In the present study, we compared BDNF levels in plasma and cerebrospinal fluid (CSF) samples from subjects diagnosed with major depressive disorder (MDD) and matched control subjects, and explored possible relationships between BDNF levels and factors such as age, gender, body mass index (BMI) or body weight. Since BDNF plays an important role in cognitive function, we examined the association of plasma BDNF levels with cognitive measures.


Plasma and CSF BDNF Levels in Depressed and Control Subjects

BDNF levels as measured by ELISA did not show any significant difference between control and MDD subjects in plasma and CSF samples (Table 1). Furthermore, within the depression group, BDNF levels in subjects who are actively depressed and those in remission did not differ from levels in control subjects (Table 2). We did not find any significant effect of antidepressant medications on plasma and CSF BDNF levels in depressed subjects as compared to depressed subjects without antidepressants or control subjects (data not shown).

Table 1
BDNF levels in plasma and CSF samples from controls and MDD subjects.
Table 2
Effect of severity in depressive state on BDNF levels in plasma and CSF samples.

Effects of Age, BMI, Gender and Body Weight on BDNF Levels

A negative correlation was found between age and plasma BDNF levels, when the analysis was done with depressed and control subjects together [r = −0.230, p = 0.031; Fig 1a). However, plasma BDNF did not show any significant correlation with BMI [r = 0.031, p = 0.774; Fig 1b) or body weight [r = 0.118, p = 0.277]. The correlation analysis was also performed in depressed and control subjects separately. No significant correlation was found between the above variables and plasma BDNF or CSF BDNF levels in each diagnostic group [r = 0.259, p = 0.146]. To determine whether gender plays any significant role in BDNF levels, plasma as well as CSF BDNF levels were examined in males and females. We found a significant decrease in plasma BDNF levels in females as compared to males (p = 0.044; Table 3). However, no significant change in BDNF levels was found in CSF samples between females and males.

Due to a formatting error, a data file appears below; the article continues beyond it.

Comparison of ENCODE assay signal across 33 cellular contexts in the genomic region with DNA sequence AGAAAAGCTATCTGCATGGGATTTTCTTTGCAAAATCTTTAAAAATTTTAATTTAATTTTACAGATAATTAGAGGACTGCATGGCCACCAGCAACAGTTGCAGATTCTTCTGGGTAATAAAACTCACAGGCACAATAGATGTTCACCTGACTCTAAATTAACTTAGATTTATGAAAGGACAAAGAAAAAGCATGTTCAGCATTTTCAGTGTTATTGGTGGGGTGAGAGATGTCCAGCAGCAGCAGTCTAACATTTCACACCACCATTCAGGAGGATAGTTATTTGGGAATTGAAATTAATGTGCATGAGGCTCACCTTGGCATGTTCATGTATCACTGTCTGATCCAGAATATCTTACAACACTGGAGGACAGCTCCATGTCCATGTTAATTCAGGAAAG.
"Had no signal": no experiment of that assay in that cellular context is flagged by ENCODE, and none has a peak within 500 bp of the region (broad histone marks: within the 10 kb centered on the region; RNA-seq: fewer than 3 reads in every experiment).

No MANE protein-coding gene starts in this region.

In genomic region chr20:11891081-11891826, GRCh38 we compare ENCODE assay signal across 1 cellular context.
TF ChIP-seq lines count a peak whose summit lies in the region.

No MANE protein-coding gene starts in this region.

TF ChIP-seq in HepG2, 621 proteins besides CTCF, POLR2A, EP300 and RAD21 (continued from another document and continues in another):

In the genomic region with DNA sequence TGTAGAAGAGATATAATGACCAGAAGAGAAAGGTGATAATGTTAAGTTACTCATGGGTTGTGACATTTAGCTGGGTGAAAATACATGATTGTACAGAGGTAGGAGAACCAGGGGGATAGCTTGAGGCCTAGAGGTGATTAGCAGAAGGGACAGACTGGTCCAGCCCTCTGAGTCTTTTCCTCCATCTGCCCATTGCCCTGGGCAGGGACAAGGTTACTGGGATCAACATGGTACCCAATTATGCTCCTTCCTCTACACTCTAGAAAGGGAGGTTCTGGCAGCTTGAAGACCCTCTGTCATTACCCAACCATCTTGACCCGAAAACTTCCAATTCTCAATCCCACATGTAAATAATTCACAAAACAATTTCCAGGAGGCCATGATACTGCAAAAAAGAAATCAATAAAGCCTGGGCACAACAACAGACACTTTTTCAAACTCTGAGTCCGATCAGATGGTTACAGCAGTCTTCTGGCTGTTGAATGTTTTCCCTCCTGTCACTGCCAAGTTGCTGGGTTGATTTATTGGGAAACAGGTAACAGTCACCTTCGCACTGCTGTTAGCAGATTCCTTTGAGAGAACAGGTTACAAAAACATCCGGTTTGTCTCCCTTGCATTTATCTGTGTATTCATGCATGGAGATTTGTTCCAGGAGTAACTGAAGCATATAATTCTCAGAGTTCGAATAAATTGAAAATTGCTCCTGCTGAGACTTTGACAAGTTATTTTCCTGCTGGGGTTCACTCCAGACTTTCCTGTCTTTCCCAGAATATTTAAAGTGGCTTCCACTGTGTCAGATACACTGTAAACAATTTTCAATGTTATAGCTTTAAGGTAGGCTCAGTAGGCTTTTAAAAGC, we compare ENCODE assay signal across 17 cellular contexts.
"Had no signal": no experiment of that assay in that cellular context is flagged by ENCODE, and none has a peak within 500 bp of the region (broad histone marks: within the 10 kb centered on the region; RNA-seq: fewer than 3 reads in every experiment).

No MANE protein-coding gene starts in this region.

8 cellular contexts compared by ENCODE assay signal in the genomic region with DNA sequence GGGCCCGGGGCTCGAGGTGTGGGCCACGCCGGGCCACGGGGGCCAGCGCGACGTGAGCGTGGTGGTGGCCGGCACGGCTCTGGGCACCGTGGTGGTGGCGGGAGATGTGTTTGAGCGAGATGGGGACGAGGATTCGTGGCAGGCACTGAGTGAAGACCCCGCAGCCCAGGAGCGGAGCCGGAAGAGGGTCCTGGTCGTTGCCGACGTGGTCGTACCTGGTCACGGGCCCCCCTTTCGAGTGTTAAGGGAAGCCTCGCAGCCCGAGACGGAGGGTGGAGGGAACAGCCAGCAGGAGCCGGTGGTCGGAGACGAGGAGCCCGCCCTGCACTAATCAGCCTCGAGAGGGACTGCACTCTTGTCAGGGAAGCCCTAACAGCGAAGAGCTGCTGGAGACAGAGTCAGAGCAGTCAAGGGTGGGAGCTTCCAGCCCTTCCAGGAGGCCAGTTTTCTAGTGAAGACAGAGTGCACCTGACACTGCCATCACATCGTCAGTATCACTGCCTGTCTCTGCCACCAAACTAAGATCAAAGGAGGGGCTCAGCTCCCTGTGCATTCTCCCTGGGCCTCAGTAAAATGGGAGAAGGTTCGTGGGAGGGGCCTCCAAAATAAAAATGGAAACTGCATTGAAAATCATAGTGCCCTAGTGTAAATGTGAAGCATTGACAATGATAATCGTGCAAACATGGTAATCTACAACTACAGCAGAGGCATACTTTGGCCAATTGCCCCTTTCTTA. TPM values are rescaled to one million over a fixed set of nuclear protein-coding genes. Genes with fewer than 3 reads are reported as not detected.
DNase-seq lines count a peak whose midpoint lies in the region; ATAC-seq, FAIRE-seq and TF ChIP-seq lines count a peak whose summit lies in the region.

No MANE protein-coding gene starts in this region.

Figure 1
Association between plasma BDNF levels and age or BMI.
Table 3
Effect of gender on plasma BDNF levels.

Since BDNF has been implicated in the regulation of food intake and body weight we examined the relationship between BDNF and body weight in our study subjects. We found a significant reduction in body weight in females as compared to males (162.61 lbs ±31.74 vs. 202.99±117.73; p = 0.009). Moreover, when weight was considered as a covariate in ANCOVA, we did not find any significant difference in plasma BDNF levels between male and female subjects (p = 0.095) indicating a possible role of weight in the observed changes in plasma BDNF levels. When BMI was considered as a covariate in the above analysis the difference between genders in plasma BDNF levels remained significant (p = 0.046). However, we were not able to do the analysis with age as a covariate as the assumptions were not met to perform the analysis.